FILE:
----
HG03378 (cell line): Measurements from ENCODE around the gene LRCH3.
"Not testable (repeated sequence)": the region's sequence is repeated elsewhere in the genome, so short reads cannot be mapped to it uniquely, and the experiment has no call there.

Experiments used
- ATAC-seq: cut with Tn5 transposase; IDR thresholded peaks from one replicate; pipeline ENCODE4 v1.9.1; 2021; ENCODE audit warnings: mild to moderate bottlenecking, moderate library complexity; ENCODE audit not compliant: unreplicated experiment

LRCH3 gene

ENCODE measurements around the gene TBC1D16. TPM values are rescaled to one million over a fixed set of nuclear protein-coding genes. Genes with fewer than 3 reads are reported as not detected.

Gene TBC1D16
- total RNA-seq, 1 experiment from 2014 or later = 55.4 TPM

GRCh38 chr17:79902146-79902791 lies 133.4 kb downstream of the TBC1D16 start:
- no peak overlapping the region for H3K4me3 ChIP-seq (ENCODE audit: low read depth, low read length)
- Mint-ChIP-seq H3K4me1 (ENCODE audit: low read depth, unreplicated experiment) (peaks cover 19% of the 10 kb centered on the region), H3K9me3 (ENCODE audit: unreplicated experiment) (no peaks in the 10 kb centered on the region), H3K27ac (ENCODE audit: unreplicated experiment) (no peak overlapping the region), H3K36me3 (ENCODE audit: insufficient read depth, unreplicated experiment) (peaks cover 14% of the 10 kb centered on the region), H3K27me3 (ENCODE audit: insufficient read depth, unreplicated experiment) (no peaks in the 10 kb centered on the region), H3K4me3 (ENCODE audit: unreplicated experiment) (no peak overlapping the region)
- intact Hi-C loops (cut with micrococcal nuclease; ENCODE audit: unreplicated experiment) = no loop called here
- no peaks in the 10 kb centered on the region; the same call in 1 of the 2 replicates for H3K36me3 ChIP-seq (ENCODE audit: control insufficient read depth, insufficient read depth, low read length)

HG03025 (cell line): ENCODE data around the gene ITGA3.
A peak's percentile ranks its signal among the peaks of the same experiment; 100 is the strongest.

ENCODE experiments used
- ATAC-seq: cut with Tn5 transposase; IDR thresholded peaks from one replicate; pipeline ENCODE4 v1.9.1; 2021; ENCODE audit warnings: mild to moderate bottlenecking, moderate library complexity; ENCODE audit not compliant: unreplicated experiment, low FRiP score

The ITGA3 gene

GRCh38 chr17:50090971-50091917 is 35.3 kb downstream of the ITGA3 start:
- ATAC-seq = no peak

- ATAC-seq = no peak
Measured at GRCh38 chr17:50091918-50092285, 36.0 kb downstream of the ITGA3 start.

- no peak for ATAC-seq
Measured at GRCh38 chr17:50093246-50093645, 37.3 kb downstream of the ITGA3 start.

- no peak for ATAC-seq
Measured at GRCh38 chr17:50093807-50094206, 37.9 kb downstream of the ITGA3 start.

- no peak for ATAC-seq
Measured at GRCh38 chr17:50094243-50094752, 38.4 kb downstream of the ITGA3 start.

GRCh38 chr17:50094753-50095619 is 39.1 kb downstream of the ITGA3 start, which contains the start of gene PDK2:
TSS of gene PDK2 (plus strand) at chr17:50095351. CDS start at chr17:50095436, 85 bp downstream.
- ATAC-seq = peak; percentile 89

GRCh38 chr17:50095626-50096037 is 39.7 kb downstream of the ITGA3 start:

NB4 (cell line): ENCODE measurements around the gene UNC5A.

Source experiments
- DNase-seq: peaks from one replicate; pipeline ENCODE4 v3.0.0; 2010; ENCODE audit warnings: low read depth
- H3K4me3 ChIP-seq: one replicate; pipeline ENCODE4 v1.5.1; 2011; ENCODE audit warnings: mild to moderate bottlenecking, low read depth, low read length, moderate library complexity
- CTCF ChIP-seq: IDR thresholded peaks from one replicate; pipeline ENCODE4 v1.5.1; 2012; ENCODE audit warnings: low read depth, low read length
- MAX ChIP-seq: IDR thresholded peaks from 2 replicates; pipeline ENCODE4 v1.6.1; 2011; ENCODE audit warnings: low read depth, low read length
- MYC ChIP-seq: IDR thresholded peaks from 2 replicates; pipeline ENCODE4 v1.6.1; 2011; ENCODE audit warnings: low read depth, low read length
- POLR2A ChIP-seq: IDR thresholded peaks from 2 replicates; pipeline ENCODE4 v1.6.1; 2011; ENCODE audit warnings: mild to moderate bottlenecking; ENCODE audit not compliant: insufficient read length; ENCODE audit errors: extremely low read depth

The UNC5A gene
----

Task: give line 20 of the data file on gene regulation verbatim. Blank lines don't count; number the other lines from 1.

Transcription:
- ATAC-seq = no peak